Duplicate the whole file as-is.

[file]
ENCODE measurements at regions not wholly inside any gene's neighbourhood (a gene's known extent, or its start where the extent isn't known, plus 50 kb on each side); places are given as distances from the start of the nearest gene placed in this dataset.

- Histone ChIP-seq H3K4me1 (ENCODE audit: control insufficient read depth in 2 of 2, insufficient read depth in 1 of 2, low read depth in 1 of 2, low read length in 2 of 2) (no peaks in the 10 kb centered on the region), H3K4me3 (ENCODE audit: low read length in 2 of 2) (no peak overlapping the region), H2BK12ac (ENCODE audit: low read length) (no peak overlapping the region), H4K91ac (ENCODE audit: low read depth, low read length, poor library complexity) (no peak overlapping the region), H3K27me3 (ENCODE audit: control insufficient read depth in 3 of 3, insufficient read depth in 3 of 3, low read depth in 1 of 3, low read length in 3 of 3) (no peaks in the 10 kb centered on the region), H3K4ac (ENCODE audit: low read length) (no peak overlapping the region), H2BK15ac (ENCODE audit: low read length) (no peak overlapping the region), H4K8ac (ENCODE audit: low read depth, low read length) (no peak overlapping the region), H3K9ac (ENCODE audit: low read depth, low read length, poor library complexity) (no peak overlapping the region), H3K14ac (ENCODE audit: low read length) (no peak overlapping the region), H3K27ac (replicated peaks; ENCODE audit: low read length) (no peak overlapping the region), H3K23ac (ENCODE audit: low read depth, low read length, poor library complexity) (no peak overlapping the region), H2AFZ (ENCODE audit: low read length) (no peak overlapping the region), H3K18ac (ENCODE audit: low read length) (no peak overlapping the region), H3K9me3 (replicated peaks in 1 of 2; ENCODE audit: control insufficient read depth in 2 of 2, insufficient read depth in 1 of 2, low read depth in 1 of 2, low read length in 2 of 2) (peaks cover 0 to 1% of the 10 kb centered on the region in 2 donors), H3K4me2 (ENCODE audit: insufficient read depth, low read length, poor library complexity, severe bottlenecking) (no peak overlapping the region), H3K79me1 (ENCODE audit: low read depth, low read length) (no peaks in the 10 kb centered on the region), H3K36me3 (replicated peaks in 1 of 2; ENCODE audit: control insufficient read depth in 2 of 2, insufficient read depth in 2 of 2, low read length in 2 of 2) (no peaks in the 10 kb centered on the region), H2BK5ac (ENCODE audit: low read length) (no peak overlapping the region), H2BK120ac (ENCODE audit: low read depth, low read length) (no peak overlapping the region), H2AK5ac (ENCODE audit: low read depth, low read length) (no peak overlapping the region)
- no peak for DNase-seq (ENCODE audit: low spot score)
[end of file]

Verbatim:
ENCODE measurements at regions not wholly inside any gene's neighbourhood (a gene's known extent, or its start where the extent isn't known, plus 50 kb on each side); places are given as distances from the start of the nearest gene placed in this dataset.

- Histone ChIP-seq H3K4me1 (ENCODE audit: control insufficient read depth in 2 of 2, insufficient read depth in 1 of 2, low read depth in 1 of 2, low read length in 2 of 2) (no peaks in the 10 kb centered on the region), H3K4me3 (ENCODE audit: low read length in 2 of 2) (no peak overlapping the region), H2BK12ac (ENCODE audit: low read length) (no peak overlapping the region), H4K91ac (ENCODE audit: low read depth, low read length, poor library complexity) (no peak overlapping the region), H3K27me3 (ENCODE audit: control insufficient read depth in 3 of 3, insufficient read depth in 3 of 3, low read depth in 1 of 3, low read length in 3 of 3) (no peaks in the 10 kb centered on the region), H3K4ac (ENCODE audit: low read length) (no peak overlapping the region), H2BK15ac (ENCODE audit: low read length) (no peak overlapping the region), H4K8ac (ENCODE audit: low read depth, low read length) (no peak overlapping the region), H3K9ac (ENCODE audit: low read depth, low read length, poor library complexity) (no peak overlapping the region), H3K14ac (ENCODE audit: low read length) (no peak overlapping the region), H3K27ac (replicated peaks; ENCODE audit: low read length) (no peak overlapping the region), H3K23ac (ENCODE audit: low read depth, low read length, poor library complexity) (no peak overlapping the region), H2AFZ (ENCODE audit: low read length) (no peak overlapping the region), H3K18ac (ENCODE audit: low read length) (no peak overlapping the region), H3K9me3 (replicated peaks in 1 of 2; ENCODE audit: control insufficient read depth in 2 of 2, insufficient read depth in 1 of 2, low read depth in 1 of 2, low read length in 2 of 2) (peaks cover 0 to 1% of the 10 kb centered on the region in 2 donors), H3K4me2 (ENCODE audit: insufficient read depth, low read length, poor library complexity, severe bottlenecking) (no peak overlapping the region), H3K79me1 (ENCODE audit: low read depth, low read length) (no peaks in the 10 kb centered on the region), H3K36me3 (replicated peaks in 1 of 2; ENCODE audit: control insufficient read depth in 2 of 2, insufficient read depth in 2 of 2, low read length in 2 of 2) (no peaks in the 10 kb centered on the region), H2BK5ac (ENCODE audit: low read length) (no peak overlapping the region), H2BK120ac (ENCODE audit: low read depth, low read length) (no peak overlapping the region), H2AK5ac (ENCODE audit: low read depth, low read length) (no peak overlapping the region)
- no peak for DNase-seq (ENCODE audit: low spot score)